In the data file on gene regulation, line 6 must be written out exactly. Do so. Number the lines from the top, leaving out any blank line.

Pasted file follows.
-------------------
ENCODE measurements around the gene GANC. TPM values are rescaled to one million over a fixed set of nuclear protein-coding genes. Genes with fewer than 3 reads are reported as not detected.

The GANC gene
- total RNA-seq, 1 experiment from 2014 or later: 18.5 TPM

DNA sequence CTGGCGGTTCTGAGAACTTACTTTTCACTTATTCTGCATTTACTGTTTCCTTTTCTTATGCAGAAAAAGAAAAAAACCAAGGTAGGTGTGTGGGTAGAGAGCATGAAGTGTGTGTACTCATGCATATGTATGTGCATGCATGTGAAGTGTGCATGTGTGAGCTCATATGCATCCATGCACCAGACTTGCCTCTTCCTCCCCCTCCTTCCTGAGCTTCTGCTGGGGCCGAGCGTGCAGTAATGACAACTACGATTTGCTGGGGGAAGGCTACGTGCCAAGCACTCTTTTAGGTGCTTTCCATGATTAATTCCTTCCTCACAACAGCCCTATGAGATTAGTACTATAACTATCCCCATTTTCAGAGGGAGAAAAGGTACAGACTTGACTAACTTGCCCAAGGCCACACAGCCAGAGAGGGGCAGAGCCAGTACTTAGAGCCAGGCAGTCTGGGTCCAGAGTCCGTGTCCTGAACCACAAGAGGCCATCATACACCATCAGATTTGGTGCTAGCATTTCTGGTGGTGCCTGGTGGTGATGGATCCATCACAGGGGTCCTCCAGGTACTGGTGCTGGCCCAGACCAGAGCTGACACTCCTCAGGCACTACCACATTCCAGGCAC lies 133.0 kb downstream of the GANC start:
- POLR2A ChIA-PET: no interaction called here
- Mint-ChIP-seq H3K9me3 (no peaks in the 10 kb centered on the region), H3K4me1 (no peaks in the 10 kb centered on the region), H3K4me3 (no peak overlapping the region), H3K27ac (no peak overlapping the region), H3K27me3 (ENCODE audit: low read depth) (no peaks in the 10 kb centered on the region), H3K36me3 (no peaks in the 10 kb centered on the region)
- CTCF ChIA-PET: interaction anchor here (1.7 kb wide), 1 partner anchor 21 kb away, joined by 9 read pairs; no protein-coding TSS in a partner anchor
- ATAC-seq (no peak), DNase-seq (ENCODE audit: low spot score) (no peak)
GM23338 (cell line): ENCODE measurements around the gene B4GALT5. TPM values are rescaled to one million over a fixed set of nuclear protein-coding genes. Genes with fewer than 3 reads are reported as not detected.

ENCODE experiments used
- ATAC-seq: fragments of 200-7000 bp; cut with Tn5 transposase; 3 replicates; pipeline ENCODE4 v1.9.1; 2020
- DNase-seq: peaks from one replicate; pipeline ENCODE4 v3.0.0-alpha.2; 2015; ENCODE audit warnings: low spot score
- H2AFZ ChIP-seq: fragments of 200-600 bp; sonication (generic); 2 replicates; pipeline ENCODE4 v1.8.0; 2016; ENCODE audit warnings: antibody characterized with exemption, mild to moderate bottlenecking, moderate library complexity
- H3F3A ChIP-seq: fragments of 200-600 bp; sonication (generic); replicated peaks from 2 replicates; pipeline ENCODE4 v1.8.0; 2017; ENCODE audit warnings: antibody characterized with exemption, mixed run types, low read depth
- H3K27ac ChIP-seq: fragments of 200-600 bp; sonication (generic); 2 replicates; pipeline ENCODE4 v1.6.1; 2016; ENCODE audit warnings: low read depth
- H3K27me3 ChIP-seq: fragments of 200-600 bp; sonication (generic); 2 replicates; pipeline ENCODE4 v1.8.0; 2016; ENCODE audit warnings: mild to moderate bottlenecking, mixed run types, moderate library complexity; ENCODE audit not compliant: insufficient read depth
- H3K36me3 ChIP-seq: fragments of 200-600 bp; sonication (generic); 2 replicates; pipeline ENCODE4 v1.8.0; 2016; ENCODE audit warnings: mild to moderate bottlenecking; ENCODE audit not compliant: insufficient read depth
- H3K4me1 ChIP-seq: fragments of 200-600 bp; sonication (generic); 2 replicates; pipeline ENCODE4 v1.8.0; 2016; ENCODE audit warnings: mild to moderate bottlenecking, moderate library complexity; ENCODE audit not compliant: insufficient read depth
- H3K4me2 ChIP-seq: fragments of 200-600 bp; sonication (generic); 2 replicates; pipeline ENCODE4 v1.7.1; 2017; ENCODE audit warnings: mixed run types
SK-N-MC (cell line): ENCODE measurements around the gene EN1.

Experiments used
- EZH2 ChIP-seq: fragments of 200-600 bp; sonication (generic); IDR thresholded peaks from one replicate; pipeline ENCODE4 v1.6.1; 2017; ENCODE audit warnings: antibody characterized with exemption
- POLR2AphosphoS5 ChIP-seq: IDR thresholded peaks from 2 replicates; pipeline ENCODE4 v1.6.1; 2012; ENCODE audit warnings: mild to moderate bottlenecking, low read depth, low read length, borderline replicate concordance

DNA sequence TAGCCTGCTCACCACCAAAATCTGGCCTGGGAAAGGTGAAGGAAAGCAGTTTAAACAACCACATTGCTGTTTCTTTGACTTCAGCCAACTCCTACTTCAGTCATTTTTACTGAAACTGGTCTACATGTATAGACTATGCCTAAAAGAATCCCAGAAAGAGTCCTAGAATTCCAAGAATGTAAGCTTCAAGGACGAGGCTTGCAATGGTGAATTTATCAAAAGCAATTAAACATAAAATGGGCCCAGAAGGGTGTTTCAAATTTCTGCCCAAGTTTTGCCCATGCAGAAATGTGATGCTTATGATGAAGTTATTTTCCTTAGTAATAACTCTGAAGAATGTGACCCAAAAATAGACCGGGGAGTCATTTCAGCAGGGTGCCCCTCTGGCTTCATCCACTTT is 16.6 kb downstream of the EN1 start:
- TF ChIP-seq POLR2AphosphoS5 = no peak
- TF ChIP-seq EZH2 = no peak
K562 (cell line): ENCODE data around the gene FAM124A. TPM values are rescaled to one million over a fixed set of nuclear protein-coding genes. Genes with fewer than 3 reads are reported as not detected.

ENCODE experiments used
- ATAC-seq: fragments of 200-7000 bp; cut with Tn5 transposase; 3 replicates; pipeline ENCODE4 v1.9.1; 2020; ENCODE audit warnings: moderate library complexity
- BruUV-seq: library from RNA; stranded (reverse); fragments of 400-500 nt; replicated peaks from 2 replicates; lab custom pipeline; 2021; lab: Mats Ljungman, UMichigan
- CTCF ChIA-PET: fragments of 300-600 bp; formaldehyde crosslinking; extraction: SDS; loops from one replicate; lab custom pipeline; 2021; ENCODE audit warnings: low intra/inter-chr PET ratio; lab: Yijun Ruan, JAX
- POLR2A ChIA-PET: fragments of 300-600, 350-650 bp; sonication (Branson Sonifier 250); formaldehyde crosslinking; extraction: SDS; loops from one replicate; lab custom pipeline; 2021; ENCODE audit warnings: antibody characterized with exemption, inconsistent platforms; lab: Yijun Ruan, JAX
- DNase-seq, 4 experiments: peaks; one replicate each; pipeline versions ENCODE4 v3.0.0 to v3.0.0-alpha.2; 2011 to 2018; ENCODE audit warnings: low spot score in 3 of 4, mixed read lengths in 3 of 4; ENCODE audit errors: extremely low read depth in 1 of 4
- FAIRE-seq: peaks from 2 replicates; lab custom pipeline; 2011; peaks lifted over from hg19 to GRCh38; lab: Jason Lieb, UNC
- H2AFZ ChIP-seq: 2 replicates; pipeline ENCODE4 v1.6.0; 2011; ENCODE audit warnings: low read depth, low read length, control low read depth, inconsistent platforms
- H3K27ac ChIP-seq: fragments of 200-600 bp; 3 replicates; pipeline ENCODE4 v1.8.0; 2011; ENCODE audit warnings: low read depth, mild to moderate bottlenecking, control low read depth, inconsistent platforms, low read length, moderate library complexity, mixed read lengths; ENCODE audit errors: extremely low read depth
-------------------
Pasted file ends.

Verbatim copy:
- Mint-ChIP-seq H3K9me3 (no peaks in the 10 kb centered on the region), H3K4me1 (no peaks in the 10 kb centered on the region), H3K4me3 (no peak overlapping the region), H3K27ac (no peak overlapping the region), H3K27me3 (ENCODE audit: low read depth) (no peaks in the 10 kb centered on the region), H3K36me3 (no peaks in the 10 kb centered on the region)